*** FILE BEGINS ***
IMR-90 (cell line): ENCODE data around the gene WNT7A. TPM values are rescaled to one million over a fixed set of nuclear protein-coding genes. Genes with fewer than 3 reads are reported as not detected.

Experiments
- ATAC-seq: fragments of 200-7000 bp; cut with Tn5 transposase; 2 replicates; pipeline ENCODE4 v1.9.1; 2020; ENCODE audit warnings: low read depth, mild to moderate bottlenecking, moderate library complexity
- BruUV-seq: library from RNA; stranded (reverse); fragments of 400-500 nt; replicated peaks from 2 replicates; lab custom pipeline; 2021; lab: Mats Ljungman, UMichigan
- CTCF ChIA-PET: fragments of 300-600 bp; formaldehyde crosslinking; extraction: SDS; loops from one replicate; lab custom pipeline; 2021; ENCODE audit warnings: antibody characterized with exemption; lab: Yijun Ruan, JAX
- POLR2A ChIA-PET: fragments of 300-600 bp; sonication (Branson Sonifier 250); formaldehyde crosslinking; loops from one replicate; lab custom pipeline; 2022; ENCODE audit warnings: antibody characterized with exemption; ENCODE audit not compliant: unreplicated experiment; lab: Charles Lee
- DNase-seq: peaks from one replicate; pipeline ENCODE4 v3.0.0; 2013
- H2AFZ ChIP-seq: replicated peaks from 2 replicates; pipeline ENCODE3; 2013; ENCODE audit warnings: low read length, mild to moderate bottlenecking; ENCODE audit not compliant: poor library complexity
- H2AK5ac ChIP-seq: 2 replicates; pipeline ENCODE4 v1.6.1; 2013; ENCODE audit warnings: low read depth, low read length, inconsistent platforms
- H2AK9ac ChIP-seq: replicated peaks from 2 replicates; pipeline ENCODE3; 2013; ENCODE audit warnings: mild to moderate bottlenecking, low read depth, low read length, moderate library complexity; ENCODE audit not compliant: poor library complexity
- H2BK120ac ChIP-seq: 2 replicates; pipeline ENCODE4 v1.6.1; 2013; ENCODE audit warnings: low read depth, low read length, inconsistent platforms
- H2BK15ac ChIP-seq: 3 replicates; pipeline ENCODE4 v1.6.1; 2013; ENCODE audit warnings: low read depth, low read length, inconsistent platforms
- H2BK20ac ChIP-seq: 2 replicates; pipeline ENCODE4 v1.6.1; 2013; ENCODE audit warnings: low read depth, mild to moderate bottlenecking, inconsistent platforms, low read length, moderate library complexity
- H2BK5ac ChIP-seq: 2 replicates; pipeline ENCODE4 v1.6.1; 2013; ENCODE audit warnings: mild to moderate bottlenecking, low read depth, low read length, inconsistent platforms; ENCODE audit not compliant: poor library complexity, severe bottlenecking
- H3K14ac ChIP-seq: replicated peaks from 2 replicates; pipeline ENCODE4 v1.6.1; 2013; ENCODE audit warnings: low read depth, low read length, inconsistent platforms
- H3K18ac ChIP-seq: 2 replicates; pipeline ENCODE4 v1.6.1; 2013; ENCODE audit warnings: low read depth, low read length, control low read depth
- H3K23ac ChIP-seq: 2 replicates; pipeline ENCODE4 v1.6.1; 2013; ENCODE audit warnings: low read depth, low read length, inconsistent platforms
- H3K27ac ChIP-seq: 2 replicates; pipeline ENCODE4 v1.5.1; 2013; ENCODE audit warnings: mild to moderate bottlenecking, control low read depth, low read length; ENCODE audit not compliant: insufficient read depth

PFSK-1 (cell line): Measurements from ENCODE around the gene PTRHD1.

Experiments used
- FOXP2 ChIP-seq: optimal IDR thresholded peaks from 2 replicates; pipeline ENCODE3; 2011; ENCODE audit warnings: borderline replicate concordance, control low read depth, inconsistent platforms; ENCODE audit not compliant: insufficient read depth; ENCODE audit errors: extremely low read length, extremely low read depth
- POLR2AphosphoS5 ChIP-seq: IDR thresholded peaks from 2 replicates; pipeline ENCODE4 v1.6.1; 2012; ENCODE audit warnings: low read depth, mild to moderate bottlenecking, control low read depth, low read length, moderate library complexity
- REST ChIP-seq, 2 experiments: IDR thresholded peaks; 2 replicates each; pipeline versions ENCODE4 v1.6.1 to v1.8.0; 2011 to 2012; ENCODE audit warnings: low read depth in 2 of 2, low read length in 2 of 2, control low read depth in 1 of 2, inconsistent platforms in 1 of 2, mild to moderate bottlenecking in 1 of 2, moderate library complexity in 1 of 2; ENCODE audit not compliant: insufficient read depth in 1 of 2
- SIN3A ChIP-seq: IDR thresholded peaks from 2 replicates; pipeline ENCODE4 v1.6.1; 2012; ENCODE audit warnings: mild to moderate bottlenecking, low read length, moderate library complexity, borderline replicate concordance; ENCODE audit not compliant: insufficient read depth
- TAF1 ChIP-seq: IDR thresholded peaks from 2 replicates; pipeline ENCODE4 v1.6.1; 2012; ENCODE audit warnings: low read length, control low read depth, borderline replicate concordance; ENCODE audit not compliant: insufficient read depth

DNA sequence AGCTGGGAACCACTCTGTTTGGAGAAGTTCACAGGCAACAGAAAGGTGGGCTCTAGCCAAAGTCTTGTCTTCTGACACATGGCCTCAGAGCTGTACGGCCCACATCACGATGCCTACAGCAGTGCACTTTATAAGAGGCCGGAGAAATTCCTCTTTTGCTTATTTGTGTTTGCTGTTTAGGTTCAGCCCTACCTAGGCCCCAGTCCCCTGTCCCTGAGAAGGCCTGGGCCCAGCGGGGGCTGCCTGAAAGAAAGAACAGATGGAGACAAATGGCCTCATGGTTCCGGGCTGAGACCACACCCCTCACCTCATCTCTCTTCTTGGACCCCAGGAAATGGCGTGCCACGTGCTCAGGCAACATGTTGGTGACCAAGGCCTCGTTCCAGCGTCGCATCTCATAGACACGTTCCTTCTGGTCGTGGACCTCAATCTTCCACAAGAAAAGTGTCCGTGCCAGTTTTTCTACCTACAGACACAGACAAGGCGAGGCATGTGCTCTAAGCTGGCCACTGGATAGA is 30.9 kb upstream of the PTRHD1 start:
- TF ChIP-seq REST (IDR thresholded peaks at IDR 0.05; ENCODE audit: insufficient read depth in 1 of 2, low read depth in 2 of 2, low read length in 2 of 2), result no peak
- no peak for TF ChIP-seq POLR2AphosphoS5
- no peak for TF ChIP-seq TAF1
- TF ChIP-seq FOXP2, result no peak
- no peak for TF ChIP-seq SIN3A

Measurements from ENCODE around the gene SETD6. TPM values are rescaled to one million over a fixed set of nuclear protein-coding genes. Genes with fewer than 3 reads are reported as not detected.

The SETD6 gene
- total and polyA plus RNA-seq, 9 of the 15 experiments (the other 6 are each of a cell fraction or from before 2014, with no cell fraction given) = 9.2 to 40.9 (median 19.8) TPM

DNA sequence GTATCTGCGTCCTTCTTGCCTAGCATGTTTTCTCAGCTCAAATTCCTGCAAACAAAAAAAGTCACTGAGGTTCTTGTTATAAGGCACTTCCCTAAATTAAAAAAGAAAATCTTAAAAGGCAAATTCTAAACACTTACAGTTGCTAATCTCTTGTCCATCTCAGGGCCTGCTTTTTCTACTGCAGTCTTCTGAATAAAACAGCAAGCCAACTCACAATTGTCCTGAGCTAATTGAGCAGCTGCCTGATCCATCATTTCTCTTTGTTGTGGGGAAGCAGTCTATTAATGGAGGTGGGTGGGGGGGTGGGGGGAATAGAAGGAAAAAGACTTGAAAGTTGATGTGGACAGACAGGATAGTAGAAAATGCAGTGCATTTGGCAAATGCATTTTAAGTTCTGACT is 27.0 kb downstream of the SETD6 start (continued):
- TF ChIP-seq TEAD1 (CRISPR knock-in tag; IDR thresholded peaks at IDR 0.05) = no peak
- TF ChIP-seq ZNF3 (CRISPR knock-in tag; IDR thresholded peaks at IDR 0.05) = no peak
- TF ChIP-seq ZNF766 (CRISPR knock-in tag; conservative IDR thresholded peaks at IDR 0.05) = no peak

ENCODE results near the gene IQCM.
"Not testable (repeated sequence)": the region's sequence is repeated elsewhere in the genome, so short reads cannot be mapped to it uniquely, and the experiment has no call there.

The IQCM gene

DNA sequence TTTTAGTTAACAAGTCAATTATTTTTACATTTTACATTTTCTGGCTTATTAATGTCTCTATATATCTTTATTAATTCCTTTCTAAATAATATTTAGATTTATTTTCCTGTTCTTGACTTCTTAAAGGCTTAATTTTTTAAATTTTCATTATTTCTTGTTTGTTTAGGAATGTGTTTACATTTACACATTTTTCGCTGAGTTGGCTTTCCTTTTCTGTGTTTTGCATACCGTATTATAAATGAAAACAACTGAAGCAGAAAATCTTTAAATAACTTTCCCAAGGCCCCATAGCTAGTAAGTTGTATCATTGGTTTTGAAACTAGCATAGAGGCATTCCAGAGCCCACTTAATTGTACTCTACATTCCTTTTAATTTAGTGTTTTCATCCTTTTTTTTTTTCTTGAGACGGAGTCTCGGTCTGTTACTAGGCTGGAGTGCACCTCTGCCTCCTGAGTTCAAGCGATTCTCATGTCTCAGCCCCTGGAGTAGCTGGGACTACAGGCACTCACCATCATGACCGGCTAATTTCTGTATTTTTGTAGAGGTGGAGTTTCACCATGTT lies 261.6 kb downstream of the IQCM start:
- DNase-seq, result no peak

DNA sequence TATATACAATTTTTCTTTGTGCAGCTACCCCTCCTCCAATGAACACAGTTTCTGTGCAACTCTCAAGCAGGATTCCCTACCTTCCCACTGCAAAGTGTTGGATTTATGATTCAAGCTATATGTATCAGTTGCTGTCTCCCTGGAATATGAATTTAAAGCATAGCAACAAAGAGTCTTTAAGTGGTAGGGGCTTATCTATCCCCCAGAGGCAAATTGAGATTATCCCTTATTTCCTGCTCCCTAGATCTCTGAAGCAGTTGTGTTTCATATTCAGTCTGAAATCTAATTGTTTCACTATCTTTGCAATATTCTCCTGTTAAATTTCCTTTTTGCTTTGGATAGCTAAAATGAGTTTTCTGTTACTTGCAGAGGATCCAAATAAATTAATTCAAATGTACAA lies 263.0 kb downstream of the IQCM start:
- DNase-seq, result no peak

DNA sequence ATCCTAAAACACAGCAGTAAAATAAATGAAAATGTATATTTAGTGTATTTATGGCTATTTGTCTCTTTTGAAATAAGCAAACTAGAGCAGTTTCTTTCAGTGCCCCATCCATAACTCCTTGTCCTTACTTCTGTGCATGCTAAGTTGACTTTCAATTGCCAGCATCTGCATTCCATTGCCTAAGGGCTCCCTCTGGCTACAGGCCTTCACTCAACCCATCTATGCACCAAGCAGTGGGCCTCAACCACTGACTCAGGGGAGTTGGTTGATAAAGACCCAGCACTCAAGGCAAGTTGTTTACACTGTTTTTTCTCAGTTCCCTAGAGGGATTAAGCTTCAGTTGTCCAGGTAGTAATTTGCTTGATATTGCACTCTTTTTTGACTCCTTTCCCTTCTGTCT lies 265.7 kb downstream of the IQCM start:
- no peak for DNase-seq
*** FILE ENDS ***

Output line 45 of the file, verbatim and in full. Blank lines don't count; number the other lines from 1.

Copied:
- DNase-seq, result no peak